Exposure to polycyclic aromatic hydrocarbons (PAHs), formed through incomplete combustion and found in the emissions expelled by vehicles, industry, fireplaces, barbeques, candle burning, tobacco smoke, etc., have been linked to adverse health and pregnancy outcomes. Health Canada is working to better understand sources of PAH exposure. In particular, this study followed a group of 19 pregnant women, a segment of the population that may be more vulnerable to the health effects of air pollution. Participants were living in homes where air pollution levels were classed as either “high” (urban/close to industry) or “low” (sub-urban) in Hamilton, Ontario. PAH concentrations were measured in personal, indoor and outdoor air and through the analyses of markers of PAHs in the participants’ urine. Results indicate that exposure to heavy molecular weight PAHs is related to outdoor sources of PAHs (e.g. vehicles, industry), while lighter molecular weight PAHs were related to indoor sources (e.g. candle burning) and exposure to tobacco smoke. Living in “high” pollution areas of Hamilton resulted in higher personal exposure to PAHs compared to living in the “low” air pollution areas. The results suggest that centralized air pollution monitoring sites may be useful in estimating exposure to heavy molecular weight PAHs, but they may not adequately predict personal exposure to lighter molecular weight PAHs. As the first study on PAHs to measure these chemicals in pregnant women, the knowledge gained from this study can be used in future work to more accurately predict PAH exposure and the associated population health effects. Results of the research are published in the Journal of Exposure Science and Environmental Epidemiology, 2012 Jan-Feb;22(1):70-81.
Traffic-Related Air Pollution and Acute Changes in Heart Rate Variability and Respiratory Function in Urban Cyclists
Health Canada is working to understand the short-term health effects of air pollution in a variety of situations, including those related to cycling in high traffic areas. During the summer of 2010, Health Canada conducted a study in Ottawa, Ontario to examine the impact of air pollution exposure on short-term changes in lung and heart function among healthy cyclists. Forty-two healthy adults (19 to 58 years of age) cycled for 1 hour on high- and low-traffic routes, as well as indoors. Traffic-related air pollutants were measured along each cycling route and health measures, including lung function and heart rate variability, were collected before and after cycling. Air pollution exposures were significantly increased when cycling on the high-traffic route compared to the low-traffic route. While air pollution exposures did not have a significant impact on lung function in healthy cyclists, nitrogen dioxide, ozone, and ultrafine particle levels (very small particles, less than 100 nanometres, produced by vehicle emissions) appeared to have an important impact on the biological systems that regulate heart rate. The results of this study suggest that exposure to traffic-related air pollution may result in short-term changes to the biological systems that regulate the heart. This research may inform the advice Health Canada provides to Canadians to reduce their risks from the effects of air pollution. Results of the research are published in Environmental Health Perspectives, 2011 Oct: 119(10): 1373-8.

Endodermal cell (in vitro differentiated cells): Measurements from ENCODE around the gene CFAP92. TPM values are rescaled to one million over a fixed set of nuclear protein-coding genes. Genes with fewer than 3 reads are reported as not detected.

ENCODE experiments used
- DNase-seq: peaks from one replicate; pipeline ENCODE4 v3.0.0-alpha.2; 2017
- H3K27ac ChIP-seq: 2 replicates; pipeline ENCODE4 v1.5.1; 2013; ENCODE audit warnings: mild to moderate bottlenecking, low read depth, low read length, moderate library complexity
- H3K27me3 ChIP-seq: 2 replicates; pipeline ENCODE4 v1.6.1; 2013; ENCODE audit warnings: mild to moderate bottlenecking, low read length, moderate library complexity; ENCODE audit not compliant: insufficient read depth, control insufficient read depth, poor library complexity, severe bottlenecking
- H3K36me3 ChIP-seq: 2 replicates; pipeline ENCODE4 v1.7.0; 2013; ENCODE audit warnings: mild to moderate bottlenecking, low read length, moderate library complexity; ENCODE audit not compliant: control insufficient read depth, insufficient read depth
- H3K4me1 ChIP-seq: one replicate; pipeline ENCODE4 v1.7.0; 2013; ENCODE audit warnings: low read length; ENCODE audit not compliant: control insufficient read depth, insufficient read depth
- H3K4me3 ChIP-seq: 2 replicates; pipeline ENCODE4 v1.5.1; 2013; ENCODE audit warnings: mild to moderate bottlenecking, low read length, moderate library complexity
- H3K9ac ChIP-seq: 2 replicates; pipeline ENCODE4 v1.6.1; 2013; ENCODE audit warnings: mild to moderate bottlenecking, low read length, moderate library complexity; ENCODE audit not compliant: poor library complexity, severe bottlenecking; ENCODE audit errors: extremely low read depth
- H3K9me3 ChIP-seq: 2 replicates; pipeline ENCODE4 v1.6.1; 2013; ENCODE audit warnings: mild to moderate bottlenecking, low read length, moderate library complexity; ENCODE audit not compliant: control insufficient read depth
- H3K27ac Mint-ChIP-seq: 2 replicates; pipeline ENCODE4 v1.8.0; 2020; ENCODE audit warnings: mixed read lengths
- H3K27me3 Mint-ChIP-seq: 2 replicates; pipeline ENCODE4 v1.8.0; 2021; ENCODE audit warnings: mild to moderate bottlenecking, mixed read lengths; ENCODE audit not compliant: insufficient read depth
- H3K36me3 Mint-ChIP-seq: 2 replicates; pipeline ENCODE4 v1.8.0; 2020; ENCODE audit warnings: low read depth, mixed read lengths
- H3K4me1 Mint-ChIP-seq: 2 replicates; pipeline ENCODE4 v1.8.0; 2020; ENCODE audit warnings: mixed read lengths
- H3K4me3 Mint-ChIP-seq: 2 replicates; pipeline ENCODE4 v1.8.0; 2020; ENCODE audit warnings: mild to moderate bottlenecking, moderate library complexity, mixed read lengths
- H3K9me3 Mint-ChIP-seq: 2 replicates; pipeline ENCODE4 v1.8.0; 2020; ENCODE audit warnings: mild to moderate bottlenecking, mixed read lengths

Windsor, Ontario Exposure Assessment Study: Design and Methods Validation of Personal, Indoor and Outdoor Air Pollution Monitoring
Air pollutants from both indoor and outdoor sources may result in adverse impacts on the health of Canadians. The activities that Canadians choose to engage in, and the indoor and outdoor air pollutant concentrations, impact personal exposure levels to air pollution. Health Canada, in partnership with the University of Windsor, undertook a study in Windsor, Ontario to investigate personal levels of air pollution exposure. This study investigated the contribution of air pollution from indoor and outdoor sources on the personal exposure of both adults and asthmatic children, and assessed the impacts of air pollution exposure on the respiratory health of the children included in the study. In total, 50 adults and 51 asthmatic children participated in the study, which took place over 5 consecutive days in both the summer and winter. Indoor, outdoor and personal monitoring was conducted for a number of pollutants. The asthmatic children’s respiratory health was assessed, and each child kept a diary of their respiratory symptoms over the study period. Analyses of the relationships between air pollution monitoring, respiratory health and personal exposure data collected from this study are underway. Results from this study will improve our understanding of the relative health impacts of indoor and outdoor sources of air pollution and inform the development of actions to reduce the health risks Canadians can experience from air pollution. Results of this research, study design and methods are published in the Journal of the Air and Waste Management Association (March 2011), 61(3):324-338.